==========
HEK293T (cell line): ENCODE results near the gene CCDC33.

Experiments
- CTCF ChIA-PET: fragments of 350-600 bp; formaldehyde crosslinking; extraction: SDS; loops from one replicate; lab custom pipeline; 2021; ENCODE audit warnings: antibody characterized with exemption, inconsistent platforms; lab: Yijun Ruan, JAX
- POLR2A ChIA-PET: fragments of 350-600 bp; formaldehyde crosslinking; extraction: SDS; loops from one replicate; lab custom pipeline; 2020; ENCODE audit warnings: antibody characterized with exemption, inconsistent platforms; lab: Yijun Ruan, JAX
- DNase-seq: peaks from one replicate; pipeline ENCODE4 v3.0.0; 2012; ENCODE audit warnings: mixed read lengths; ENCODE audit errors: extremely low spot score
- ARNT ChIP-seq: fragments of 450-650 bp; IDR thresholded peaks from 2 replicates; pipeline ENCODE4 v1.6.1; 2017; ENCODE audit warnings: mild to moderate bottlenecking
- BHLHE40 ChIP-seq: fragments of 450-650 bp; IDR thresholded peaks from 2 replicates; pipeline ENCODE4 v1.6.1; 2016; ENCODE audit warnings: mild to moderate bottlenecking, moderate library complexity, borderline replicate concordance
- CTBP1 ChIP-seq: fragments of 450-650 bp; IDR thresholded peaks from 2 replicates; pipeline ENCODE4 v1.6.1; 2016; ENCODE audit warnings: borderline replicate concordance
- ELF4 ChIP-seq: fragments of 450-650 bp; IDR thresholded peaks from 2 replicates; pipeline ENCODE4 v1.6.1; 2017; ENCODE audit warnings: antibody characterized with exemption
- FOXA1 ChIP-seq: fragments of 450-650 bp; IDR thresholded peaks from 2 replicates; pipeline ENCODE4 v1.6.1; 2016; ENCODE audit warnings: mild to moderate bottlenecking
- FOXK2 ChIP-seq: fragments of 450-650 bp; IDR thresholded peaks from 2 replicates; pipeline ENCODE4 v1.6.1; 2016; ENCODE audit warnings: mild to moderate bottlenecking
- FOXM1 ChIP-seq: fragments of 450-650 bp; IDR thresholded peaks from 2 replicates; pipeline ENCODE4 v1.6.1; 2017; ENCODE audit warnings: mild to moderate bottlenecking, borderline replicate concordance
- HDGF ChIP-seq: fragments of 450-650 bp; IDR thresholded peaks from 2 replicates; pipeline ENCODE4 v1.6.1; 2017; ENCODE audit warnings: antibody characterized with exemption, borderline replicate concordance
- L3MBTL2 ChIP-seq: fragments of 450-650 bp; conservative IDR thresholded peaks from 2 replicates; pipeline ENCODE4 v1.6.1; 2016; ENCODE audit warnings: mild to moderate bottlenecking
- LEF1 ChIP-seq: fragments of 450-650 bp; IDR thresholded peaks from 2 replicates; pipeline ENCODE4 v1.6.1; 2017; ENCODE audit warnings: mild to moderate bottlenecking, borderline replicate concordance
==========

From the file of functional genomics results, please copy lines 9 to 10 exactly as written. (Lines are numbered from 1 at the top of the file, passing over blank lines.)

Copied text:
- ELF4 ChIP-seq: fragments of 450-650 bp; IDR thresholded peaks from 2 replicates; pipeline ENCODE4 v1.6.1; 2017; ENCODE audit warnings: antibody characterized with exemption
- FOXA1 ChIP-seq: fragments of 450-650 bp; IDR thresholded peaks from 2 replicates; pipeline ENCODE4 v1.6.1; 2016; ENCODE audit warnings: mild to moderate bottlenecking